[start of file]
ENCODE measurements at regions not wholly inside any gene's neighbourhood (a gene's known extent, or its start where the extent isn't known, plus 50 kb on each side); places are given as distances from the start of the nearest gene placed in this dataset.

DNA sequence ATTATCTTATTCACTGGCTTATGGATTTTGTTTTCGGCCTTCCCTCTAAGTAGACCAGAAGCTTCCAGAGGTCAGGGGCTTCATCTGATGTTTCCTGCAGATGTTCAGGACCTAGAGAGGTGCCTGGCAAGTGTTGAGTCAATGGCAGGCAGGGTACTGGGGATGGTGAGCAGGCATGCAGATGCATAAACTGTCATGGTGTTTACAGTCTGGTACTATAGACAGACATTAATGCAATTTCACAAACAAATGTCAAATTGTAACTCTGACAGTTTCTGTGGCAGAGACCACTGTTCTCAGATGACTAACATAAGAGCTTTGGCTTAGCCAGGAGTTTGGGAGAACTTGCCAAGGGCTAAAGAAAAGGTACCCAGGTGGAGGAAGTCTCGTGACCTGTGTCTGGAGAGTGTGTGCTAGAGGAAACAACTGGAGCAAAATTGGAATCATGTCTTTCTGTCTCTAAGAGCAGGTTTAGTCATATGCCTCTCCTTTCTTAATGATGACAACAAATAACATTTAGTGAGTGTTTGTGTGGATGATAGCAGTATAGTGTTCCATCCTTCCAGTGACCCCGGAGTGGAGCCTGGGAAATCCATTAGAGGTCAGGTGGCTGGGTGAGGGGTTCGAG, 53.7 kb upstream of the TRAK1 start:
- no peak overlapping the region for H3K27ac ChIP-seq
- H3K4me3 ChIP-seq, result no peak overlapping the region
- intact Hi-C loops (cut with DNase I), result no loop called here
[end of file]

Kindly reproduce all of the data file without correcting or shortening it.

ENCODE measurements at regions not wholly inside any gene's neighbourhood (a gene's known extent, or its start where the extent isn't known, plus 50 kb on each side); places are given as distances from the start of the nearest gene placed in this dataset.

DNA sequence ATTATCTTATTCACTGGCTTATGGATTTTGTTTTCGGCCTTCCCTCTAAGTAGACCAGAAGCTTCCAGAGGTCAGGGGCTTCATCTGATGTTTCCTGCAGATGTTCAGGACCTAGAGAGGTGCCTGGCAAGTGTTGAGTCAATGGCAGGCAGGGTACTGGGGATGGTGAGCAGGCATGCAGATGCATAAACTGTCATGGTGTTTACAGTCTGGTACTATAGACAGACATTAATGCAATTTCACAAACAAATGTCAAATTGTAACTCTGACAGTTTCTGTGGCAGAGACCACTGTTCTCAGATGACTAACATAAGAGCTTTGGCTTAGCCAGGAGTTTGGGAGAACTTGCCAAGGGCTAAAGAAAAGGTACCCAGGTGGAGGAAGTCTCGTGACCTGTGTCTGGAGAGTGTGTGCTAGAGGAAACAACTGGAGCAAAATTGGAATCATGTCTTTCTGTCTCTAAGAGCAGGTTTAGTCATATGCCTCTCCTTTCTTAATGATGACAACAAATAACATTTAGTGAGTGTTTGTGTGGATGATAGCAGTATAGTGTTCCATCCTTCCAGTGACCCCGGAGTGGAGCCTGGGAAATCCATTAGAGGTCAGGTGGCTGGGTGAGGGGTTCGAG, 53.7 kb upstream of the TRAK1 start:
- no peak overlapping the region for H3K27ac ChIP-seq
- H3K4me3 ChIP-seq, result no peak overlapping the region
- intact Hi-C loops (cut with DNase I), result no loop called here